The hotel was about a 20 minute drive from the start line. We got up, ready and left in plenty of time. Traffic was pretty heavy in St. Charles, the town the race started and finished in but everything went pretty smooth and we found a parking spot with not much trouble. I would have liked to have seen some kind of traffic direction for parking and would be one suggestion I would make to improve the experience at this race. As it was we were on our own and luckily didn't have any trouble.

I had planned on running a pace that would leave me finishing in 3 hours and 25 minutes. A full 30 minutes off of my PR. At the last minute, my daughter Hannah said, "It'd be cool if you BQ'ed without even really trying." I couldn't resist so I lined up with the 3:15 (BQ for my age group) pace group. Mike from marathonpacing.com was unbelievably accurate. I am talking about nailing the splits with in mere seconds. Looking at the results, his group ended up finishing with an overall pace of 7:26 1 second off the goal of 7:27.
Hannah talked me in to the 3:15 pace group


There was a lot of great crowd support and the course was very scenic. The biggest problem I had was that the great majority of the race was on a narrow path and I was in a big pace group. I got elbowed, stepped on and when you are that close to profuse sweaters engaged in activity that makes them sweat even more you are bound to get wet and I did. Had I been racing I wouldn't have had any of these problems so I will overlook them.

The 3:15 pace group was big and the path was narrow. This picture gives a little insight into the close quarters were were running in.

The course was a loop that followed a river making it very spectator friendly. Spectators, including my wife and daughter, could easily follow the course by following the river and since it was a narrow loop they were able to get to several places to watch the runners. So I got to see my family 4 or 5 times which was great. This is a big positive in my opinion.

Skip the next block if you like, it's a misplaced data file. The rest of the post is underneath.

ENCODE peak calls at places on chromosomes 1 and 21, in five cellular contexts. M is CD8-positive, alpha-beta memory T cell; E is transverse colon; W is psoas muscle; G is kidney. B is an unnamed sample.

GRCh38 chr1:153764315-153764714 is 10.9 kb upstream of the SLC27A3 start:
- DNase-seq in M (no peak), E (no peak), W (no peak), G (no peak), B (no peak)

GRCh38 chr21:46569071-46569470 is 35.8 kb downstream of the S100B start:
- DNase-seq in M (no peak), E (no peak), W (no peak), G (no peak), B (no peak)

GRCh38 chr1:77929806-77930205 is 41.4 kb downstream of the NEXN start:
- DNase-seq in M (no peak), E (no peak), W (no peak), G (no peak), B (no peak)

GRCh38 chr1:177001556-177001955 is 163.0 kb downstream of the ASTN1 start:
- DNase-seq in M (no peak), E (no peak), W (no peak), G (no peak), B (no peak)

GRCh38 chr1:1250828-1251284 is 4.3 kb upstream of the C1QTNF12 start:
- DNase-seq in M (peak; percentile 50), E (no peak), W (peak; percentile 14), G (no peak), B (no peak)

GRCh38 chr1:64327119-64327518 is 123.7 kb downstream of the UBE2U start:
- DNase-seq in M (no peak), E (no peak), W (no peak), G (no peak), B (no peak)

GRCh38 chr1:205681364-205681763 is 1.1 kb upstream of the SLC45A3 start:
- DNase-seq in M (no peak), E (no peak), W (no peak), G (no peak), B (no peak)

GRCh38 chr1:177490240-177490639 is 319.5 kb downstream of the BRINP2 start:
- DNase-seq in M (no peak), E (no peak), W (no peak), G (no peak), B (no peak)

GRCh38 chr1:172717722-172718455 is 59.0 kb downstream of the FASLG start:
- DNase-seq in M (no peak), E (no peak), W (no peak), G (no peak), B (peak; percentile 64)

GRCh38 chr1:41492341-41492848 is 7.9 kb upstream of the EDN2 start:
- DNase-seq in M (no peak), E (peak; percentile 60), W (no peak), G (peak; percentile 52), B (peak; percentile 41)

Throughout the run I keep being surprised at how comfortable I was. It wasn't long before I started to change my strategy. I decided that if I was still this comfortable at 20 miles I would make this a fast finish run. This is an important kind of training for me since my legs have failed me late in my last 2 marathons causing me to miss my goal by 30 seconds or less. If I accomplish nothing more in my goal race this year I hope that it is to maintain my pace in the closing miles. 20 miles came and I felt really good so I dropped my pace down to near my goal for the Monumental Marathon to finish out the run giving my legs good practice of running at goal pace when fatigued.
Broken away from the pace group with room to run!

I ended up finishing 3:10:28. 3:09:59 is the cut off time for early registration for Boston for my age group and my only regret is being that close to early registration and not getting it. In the end this regret is merely a vanity since I have no intention of returning to Boston in 2015 and I know that I wasn't racing this marathon and if I had been I would have not only made early registration but met day 1 qualifying standards.
Finishing strong!





Nothing like a little road kill right at the finish line. I don't care if it is a Grampa in the half-marathon running the finishing .1 mile with his granddaughter. Road kill is road kill. :)



Post race we tried to hang around the finishing area but like the expo it was way under-sized. This is overall a great race in a great area on a really cool course. It is only in its 3rd or 4th year and I believe it will continue to grow. They would do well to deal with these issues and open it up. It would make the experience even better.

All things considered I really enjoyed this race and got to experience a really neat community in the Fox Valley area. I got more true marathon experience under my belt and I got a great confidence boost not only from the fast finish of this run but the quick recovery. A mere 3 days after this marathon I ran a solid long run of 17 miles at a 7:30 pace. I couldn't be more pleased than I am with that. My eyes are now squarely fixed on November 2nd and the Indianapolis Monumental Marathon.